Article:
Having a baby who is only a few weeks old cry, inconsolably, on and off for hours at a time is a dramatic challenge. Parents are exhausted, and often feel conflicting emotions that cause them to question themselves and the health of their baby. Parents of colicky babies can become isolated and confused at a time when being connected and calm would be so much more helpful.  There are more lay theories about colic than virtually any other pediatric disease, and while some of these may have some truth to them, none of them have been proven, and some are just wrong. 

A) “There is something wrong with my breast milk that is causing the colic”:  DON’T YOU BELIEVE IT!!! Breast milk is an invaluable asset to your child. It carries the right nutrients, in the right amounts, at the right time. There are antibodies and other important components of your breast milk that will minimize your child’s risk of winter illness, asthma, bronchiolitis, croup, diabetes, obesity, and many other illnesses. Further, there is no convincing evidence that breast milk has anything at all to do with colic, except, perhaps, that breast fed babies have less colic than their bottle fed peers.  Mothers of colicky babies are more likely to stop breast feeding than others, with the consequence that those babies lose the benefits listed above and the many other benefits that aren’t. As a society, we love to unfairly blame women for many things; amazingly (to this male paediatrician), women often seem to accept it. This is one of those times, ladies. “Baby isn’t right? Must be mom’s fault somehow…” Don’t buy into it. It is almost never true.

B) “The [insert substance here] in Mom’s diet is getting into the breast milk”:  Some physicians will recommend big changes to a mom’s diet, thinking that perhaps the baby has a “cows milk intolerance” for example, and that the cow’s milk protein might leak into breast milk if mom drinks lots of dairy. There is a bit of evidence that supports this (not much, and not particularly good), so a moderate change in diet, to see if it makes a difference, is not necessarily a bad idea. I don’t usually recommend it. Again (big theme in this article) listen to yourself and your baby.  Critically, don’t make huge changes to your diet; you need to eat in order to produce breast milk. You also need sleep, a non-stressful environment and an absence of pain to produce milk in large quantities, and this is especially true of first time moms. So given that colic already cuts down on two out of three of these, don’t deny yourself the comfort food you really need on the basis of weak evidence.  What I don’t like seeing is moms who are run ragged trying to identify the mythical element they are eating that is causing the problem. This is really just blaming yourself, and it speaks to the second point on the first page, ie. “this isn’t your fault”.  Drugs and drug like chemicals can very definitely get into breast milk. A good rule of thumb is that if the chemical can give you a buzz, it can get into breast milk. So: caffeine, nicotine (from smoking or living with a smoker), alcohol, pain killers, antidepressants, sedatives, street drugs….. all of these can get into breast milk. So can many others. Talk to your pharmacist or physician about any drugs you are on, stop smoking and make everyone else smoke outside on the porch. Don’t do alcohol or street drugs (period, really, but especially while breast feeding).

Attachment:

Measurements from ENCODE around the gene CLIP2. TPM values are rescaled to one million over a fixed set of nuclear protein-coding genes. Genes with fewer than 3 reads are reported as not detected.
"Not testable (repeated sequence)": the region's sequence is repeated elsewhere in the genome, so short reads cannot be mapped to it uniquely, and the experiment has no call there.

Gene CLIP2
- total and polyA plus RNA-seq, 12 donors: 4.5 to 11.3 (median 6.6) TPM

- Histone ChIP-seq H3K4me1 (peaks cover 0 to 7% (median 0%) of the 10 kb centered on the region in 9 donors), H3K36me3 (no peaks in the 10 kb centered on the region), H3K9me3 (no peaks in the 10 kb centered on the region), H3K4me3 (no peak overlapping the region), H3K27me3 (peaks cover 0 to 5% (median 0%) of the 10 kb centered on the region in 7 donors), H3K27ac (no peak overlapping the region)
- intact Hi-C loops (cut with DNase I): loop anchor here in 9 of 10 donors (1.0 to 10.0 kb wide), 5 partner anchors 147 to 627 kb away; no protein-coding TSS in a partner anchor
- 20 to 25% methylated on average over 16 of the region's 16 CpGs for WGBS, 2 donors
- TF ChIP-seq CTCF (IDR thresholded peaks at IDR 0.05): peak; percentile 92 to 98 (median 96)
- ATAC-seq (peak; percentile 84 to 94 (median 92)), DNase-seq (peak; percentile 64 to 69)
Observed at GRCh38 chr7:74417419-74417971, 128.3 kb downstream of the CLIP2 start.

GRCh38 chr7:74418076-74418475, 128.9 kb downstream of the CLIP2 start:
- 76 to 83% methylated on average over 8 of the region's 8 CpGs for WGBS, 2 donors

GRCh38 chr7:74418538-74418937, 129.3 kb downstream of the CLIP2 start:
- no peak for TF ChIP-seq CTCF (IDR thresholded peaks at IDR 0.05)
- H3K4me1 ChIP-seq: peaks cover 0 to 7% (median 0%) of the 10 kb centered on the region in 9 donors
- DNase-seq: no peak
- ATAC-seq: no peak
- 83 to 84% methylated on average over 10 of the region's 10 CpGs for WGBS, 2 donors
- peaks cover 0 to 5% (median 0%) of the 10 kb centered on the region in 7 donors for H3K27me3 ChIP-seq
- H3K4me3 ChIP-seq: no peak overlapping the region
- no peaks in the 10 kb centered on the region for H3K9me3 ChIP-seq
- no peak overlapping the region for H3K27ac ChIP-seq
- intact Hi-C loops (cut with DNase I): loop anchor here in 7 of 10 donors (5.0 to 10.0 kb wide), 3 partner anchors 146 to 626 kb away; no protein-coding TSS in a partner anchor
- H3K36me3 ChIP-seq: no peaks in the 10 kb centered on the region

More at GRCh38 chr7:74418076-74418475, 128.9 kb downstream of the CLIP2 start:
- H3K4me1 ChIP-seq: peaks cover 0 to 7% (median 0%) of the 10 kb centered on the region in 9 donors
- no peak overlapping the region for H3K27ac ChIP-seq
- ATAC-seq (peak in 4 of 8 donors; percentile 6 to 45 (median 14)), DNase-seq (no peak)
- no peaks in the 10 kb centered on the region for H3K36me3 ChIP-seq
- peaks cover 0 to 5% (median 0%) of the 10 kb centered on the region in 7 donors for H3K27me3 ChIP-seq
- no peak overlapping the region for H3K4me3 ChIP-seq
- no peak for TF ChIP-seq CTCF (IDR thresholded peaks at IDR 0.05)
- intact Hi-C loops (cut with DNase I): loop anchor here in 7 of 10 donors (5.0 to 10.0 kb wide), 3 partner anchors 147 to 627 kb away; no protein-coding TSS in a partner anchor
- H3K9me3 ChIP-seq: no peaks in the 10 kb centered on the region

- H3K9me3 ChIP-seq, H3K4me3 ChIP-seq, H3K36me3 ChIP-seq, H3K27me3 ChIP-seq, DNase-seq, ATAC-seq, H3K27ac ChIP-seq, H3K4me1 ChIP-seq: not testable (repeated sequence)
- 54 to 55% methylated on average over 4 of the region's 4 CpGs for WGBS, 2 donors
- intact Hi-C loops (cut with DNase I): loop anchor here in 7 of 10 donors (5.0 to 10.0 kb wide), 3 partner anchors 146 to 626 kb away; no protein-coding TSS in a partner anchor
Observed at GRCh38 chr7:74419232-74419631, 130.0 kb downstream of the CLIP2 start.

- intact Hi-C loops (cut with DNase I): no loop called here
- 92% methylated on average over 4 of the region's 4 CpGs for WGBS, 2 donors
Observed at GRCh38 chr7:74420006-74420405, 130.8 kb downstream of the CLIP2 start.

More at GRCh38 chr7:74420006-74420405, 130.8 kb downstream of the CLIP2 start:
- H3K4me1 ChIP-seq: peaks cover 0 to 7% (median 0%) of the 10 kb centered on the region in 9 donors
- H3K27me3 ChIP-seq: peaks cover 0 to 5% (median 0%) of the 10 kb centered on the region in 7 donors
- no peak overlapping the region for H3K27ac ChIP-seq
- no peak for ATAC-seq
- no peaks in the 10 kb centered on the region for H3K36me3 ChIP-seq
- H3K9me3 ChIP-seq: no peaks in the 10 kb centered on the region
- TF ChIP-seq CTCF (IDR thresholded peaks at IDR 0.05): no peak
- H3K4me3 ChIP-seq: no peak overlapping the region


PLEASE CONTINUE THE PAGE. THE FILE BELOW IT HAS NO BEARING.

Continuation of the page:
C) “There are no colicky babies, only colicky parents”: Nonsense. Many studies have been done on colicky babies, and independent observers have measured increased crying and agitation in babies identified as being colicky. Yes, they have also noted increased incidence of depression, anger, hyper-awareness of the child, etc, but in my opinion that is probably caused by the colic, rather than a cause of it. It’s like finding heightened anxiety among inhabitants of a war zone; you wouldn’t jump to the conclusion that anxiety caused the rocket fire. Your favorite relative making you feel that you are just making all this colic stuff up, and that you are “too flighty” or “too inexperienced”? Tell him he’s wrong.